"Nils Runeberg proposes an opposite moving force: an extravagant and even limitless asceticism. The ascetic, for the greater glory of God, degrades and mortifies the flesh; Judas did the same with the spirit. He renounced honor, good, peace, the Kingdom of Heaven, as others, less heroically, renounced pleasure. With a terrible lucidity he premeditated his offense.
In adultery, there is usually tenderness and self-sacrifice; in murder, courage; in profanation and blasphemy, a certain satanic splendor. Judas elected those offenses unvisited by any virtues: abuse of confidence (John 12 :6) and informing. He labored with gigantic humility; he thought himself unworthy to be good. Paul has written: Whoever glorifieth himself, let him glorify himself in God (I Corinthians 1:31); Judas sought Hell because the felicity of the Lord sufficed him. He thought that happiness, like good, is a divine attribute and not to be usurped by men."
"The general argument is not complex, even if the conclusion is monstrous. God, argues Nils Runeberg, lowered himself to be a man for the redemption of the human race; it is reasonable to assume that the sacrifice offered by him was perfect, not invalidated or attenuated by any omission. To limit all that happened to the agony of one afternoon on the cross is blasphemous. To affirm that he was a man and that he was incapable of sin contains a contradiction; the attributes of impeccabilitas and of humanitas are not compatible. Kemnitz admits that the Redeemer could feel fatigue, cold, confusion, hunger and thirst; it is reasonable to admit that he could also sin and be damned. The famous text He will sprout like a root in a dry soil; there is not good mien to him, nor beauty; despised of men and the least of them; a man of sorrow, and experienced in heartbreaks (Isaiah 53:2-3) is for many people a forecast of the Crucified in the hour of his death; for some (as for instance, Hans Lassen Martensen), it is a refutation of the beauty which the vulgar consensus attributes to Christ; for Runeberg, it is a precise prophecy, not of one moment, but of all the atrocious future, in time and eternity, of the Word made flesh. God became a man completely, a man to the point of infamy, a man to the point of being reprehensible - all the way to the abyss. In order to save us, He could have chosen any of the destinies which together weave the uncertain web of history; He could have been Alexander, or Pythagoras, or Rurik, or Jesus; He chose an infamous destiny: He was Judas."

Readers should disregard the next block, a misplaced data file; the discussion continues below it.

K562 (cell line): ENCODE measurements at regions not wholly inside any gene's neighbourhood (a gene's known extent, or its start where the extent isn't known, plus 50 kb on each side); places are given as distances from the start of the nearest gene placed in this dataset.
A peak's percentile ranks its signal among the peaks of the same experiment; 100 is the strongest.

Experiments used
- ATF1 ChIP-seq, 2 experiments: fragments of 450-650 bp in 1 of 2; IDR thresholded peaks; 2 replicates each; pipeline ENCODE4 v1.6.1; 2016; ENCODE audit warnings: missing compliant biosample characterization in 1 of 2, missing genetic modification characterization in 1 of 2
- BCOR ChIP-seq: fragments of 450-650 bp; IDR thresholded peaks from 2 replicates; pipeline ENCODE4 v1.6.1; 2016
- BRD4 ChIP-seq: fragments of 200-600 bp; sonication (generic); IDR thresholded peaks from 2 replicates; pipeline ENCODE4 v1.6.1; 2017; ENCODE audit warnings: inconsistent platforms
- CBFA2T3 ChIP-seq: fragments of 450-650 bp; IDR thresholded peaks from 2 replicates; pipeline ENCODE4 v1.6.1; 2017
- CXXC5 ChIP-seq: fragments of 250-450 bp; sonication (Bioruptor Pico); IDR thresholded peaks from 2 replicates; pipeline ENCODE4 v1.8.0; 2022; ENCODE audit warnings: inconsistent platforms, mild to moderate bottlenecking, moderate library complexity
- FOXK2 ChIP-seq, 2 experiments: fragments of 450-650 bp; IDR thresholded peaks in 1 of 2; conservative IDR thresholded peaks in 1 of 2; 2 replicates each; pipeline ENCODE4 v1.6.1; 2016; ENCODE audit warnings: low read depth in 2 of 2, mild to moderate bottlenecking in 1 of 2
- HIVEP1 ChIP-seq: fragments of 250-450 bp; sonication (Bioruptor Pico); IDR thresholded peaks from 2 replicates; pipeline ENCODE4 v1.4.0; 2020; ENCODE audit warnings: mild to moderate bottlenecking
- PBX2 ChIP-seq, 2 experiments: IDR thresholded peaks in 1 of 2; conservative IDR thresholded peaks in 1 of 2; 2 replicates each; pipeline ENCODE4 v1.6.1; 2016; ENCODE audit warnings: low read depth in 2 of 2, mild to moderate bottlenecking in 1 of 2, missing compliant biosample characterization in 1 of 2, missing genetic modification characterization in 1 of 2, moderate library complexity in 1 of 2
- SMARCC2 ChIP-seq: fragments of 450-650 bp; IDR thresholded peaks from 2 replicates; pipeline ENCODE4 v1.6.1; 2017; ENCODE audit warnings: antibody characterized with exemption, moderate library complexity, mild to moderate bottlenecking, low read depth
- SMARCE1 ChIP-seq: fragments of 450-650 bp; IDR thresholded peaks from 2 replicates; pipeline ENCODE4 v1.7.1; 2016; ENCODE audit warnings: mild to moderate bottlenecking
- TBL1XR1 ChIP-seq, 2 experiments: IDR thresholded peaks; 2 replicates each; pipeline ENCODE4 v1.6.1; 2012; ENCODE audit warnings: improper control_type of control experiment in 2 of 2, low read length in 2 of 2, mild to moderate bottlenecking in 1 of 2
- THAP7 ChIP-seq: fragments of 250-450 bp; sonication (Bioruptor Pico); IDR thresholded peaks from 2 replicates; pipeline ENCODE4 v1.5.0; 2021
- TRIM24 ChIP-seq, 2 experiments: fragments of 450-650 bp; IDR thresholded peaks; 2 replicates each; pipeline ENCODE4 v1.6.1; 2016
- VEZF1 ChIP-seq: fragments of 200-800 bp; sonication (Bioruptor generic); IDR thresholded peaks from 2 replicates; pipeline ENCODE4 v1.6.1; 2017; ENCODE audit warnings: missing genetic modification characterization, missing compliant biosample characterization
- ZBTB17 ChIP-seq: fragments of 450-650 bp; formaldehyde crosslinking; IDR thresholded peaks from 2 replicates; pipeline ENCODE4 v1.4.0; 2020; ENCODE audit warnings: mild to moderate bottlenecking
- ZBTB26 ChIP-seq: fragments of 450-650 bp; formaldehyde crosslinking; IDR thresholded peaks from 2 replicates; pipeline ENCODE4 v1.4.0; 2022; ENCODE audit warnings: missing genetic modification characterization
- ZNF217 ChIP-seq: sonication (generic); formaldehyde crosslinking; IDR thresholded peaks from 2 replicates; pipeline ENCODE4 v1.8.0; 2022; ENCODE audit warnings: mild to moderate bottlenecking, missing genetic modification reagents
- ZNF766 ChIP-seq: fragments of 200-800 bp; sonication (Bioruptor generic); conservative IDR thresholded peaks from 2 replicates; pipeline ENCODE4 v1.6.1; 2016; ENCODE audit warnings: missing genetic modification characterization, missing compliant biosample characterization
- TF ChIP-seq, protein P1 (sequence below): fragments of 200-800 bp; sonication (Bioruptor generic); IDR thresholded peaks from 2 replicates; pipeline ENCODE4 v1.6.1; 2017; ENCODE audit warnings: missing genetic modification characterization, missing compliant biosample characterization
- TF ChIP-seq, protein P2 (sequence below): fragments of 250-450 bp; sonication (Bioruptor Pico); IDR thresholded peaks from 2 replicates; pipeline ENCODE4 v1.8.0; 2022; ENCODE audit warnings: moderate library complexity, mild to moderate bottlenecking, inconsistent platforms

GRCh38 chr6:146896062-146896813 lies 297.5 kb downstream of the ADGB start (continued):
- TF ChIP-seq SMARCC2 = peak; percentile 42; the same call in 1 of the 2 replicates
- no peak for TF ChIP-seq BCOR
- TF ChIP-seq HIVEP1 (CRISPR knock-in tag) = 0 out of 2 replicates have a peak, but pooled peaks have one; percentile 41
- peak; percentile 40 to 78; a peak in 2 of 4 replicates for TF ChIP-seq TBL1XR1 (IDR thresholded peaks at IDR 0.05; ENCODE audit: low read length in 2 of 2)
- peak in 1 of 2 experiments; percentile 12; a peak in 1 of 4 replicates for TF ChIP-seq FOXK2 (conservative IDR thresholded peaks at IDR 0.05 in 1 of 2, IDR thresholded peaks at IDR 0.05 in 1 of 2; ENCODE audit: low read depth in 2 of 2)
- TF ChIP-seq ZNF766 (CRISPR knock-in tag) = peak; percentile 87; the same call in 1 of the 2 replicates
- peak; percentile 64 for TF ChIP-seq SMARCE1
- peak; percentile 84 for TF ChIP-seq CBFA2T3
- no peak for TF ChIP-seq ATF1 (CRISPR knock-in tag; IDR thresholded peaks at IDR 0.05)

(Borges' Three Versions of Judas)
"Understand? Rabbi, you broke my heart. Sometimes I curse the day I ever met you. We held the world in our hands. Remember what you said to me? You took me in your arms, do you remember? And you begged me. "Betray me, betray me. I have to be crucified. I have to be resurrected to save the world.”I am the lamb," you said. "Death is the door. Judas, my brother, don't be afraid. Help me go through the door." And I loved you so much I went and betrayed you"
Judas to the ailing Christ in Scorcese's The Last Temptation of Christ, based on Nikos Kazantzakis's Novel.
So what say you? Reader.